Some of Dahlgren’s works and exhibitions, like Colour Reading and Contexture at Malmö Konsthall in2005, have required a large number of volunteers to be involved in the construction and installation of the exhibition. This is first of all a practical matter, but it also has wider consequences, and if it is to be seen as a part of the artwork, it poses an open question. Working with amateurs instead of exclusively with professional technicians and art handlers is also a way of inviting those who are interested to become part of the process. Often words like ‘amateur’, ‘dilettante’ or ‘enthusiast’ are used in a pejorative sense. But what separates them from the professional is not only skill but that an amateur does something for motives other than money, because it seems important, interesting or just plain fun. It becomes a collective effort, slightly diluting the authorship, or distributing it. It also becomes a collective experience, a little closer to that of a concert than is often the case with art exhibitions. The amateur participant experiences and learns by doing.

The slow process of collecting materials and making can be seen as an homage to labour, but again, a labour of love (and this is something we don’t see much of today). All these are qualities that are mostly considered positive. “Collaboration is the answer,” Hans Ulrich Obrist has exclaimed, “but what is the question?”. In the late ‘90s, back around the time Dahlgren graduated from the Royal Institute of Fine Arts in Stockholm, art that focused on exploring and activating human relations and social interaction was theoretically elaborated as Relational Aesthetics by Nicolas Bourriaud. Part of Dahlgren’s work can be considered as closely akin to this. The model situations that are created in some of works have been accused of lacking criticality.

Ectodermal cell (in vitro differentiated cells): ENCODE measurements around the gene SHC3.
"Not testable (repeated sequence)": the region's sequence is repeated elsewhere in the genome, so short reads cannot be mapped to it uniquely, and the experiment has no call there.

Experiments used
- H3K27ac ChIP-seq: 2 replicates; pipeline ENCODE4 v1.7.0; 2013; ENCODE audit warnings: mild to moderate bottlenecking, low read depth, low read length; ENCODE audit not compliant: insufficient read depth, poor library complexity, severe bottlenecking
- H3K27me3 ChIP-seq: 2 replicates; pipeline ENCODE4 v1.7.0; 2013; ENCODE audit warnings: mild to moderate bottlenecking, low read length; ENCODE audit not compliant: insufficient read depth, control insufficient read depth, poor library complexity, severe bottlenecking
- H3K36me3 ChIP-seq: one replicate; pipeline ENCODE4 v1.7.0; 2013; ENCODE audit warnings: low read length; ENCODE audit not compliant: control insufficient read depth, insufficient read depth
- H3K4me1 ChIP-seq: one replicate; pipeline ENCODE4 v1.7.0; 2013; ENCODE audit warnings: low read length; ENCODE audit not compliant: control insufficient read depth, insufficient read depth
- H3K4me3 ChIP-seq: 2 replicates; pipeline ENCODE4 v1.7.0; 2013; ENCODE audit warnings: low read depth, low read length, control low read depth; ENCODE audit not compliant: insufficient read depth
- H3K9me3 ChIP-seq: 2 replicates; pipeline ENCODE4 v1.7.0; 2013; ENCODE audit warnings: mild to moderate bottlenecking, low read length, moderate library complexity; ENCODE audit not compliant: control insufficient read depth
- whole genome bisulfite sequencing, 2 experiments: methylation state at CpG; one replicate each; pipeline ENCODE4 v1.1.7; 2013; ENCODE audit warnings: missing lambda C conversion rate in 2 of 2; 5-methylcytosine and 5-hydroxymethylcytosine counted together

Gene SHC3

But in a way Jacob Dahlgren’s work is part of the legacy of the first avant-garde for whom geometrical abstraction was not merely a formalist project but a utopian project to make a new art for a new society. Indeed artists, movements and schools like the Russian constructivists, de Stijl, Bauhaus and the Noe Concrete artists of Brazil saw art as a way to transform society.
For the first avant-garde, abstraction was a venture into unknown territory, to “make it new”. Today it seems impossible to make even a monochrome painting or anything else that is not somehow referential, or that does not echo Art History.

Dahlgren’s abstractions easily move between the mundane and the vernacular, using plastic cups, t-shirts and other consumer products and references to avant-garde art. And, after Pop art, not even these consumer products are without art historical references. This blurring of the boundaries between art and life championed by Alan Kaprow can make us more aware of the aesthetic aspects of everyday life, while at the same time demystifying art. As many have pointed out, Dahlgren reclaims everyday abstractions as art, turning them into ready-mades or objets trouvé, for example in his ongoing series Signs of Abstraction, an obsessive, never-ending collection of photographs of stripes and other abstract patterns that he sees in everyday life, or turning them into paintings, assemblages, performances, demonstrations… in an endless game that we are all invited to play.